FIELD & STREAM 2005 BEST OF THE BEST AWARDS

This year, seven of our field editors looked through the thousands of new products offered by the outdoor industry, tested hundreds of them, and finally came up with a list of the 22 best. These are Field & Stream's Best of the Best.

Field & Stream Online Editors

[BRACKET "Baitcasting Reels"]
DAIWA VIENTO
This baitcaster is at the top of the heap among new freshwater reels for 2006. A long list of premium features is headed by what Daiwa calls a Twitchin' Bar, a unique design that lets you retrieve short lengths of line without cranking the handle itself. The bar, mounted at the top rear of the frame, is operated with the thumb of the hand that's palming the reel. Pressing the bar once slowly retrieves about 4 inches of line-ideal for gently twitching anything from a floating-minnow plug to a sunken plastic worm. If you need to quickly recapture any slack line, just use a faster thumb motion. The system gives you more control over the retrieve.

Other features include six ball bearings, a solid anti-reverse, Daiwa's Magforce antibacklash control, a rigid aluminum frame, a fast 6.3:1 gear ratio, and an easily controlled whiffle-type perforated spool. At 8.3 ounces and carrying 100 yards of 14-pound-test nylon, the Viento is light, and for a premium reel, the price is right. $200; 562-802-9589; daiwa.com -J.M.

SHIMANO TORSA
I got my hands on Shimano's latest mechanical marvel about four months ago, and I'm still happily purring-just like the reel itself. The Torsa won Best in Show at a recent national fishing-tackle trade convention. Designed for nearshore saltwater use, it features the biggest, toughest drive gearing ever placed in a Shimano reel, all nestled rigidly in a cold-forged, machined-aluminum frame. That produces unreal cranking power and, just as important, gives room for a huge drag to tame everything from stripers to tuna. The ratcheting lever-drag system is unique, allowing the use of eight interchangeable drag cams that fine-tune the reel for specific fish, a Florida kingfish, say, or a mid-Atlantic white marlin.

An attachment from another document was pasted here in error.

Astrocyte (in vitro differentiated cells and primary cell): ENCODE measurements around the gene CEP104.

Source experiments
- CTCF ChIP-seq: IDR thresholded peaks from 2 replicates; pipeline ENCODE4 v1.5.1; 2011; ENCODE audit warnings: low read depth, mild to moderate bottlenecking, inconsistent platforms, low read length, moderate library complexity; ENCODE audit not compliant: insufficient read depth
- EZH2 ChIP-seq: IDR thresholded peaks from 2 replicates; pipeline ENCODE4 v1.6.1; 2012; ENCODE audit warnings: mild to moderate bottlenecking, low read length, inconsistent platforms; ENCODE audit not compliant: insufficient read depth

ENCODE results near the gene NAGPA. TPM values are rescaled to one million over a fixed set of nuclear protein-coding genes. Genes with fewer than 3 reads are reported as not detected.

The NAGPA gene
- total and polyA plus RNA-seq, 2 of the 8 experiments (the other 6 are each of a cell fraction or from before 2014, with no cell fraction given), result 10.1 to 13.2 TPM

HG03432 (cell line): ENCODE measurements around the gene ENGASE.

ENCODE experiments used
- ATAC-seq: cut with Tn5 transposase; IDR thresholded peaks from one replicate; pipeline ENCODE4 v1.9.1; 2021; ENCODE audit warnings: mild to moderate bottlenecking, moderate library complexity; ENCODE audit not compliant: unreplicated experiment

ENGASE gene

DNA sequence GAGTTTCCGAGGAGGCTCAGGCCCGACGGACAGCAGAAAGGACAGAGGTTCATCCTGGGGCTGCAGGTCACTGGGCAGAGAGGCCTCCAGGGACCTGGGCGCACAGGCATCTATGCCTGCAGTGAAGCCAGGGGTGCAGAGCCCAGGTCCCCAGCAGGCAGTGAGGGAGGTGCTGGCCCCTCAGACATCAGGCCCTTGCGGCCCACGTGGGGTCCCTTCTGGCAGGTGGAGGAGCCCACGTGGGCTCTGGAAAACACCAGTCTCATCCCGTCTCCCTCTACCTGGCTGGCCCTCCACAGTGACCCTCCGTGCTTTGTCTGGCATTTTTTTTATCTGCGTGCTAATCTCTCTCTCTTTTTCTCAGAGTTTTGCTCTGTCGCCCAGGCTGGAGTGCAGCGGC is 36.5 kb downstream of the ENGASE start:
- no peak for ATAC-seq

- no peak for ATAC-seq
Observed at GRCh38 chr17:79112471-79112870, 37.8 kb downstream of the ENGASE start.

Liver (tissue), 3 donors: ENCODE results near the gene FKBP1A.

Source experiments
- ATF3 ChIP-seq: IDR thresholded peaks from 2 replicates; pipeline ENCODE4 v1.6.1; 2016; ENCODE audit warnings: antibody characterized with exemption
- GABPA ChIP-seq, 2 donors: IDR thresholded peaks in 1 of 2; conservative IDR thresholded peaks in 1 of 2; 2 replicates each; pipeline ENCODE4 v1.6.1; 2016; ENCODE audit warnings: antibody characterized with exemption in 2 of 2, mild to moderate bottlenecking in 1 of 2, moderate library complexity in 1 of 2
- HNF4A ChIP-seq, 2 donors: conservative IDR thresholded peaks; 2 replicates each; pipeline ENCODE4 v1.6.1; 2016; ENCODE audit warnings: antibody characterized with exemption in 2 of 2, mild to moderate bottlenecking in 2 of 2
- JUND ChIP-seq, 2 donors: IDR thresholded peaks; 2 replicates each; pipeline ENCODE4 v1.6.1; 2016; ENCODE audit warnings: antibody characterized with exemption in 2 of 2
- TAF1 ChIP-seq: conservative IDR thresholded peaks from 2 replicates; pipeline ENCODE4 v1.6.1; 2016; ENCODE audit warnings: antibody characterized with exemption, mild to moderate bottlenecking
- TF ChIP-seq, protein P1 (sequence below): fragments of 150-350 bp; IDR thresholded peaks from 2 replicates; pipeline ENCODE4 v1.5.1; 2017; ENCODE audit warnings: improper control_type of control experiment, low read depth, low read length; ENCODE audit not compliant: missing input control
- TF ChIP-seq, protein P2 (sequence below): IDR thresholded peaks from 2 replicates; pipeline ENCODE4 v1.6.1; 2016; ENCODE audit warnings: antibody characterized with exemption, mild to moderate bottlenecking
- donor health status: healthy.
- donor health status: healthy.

Four models range in size from the TS16N (narrow spool, 28.6 ounces, 300 yards of 14-pound nylon mono) to the TS30 (31.1 ounces, 420 yards of 25-pound mono). All have 5.8:1 gear ratios and internally adjustable centrifugal cast controls for easy tossing of heavier baits. $670¿¿¿$700; 877-577-0600; shimano.com -J.M.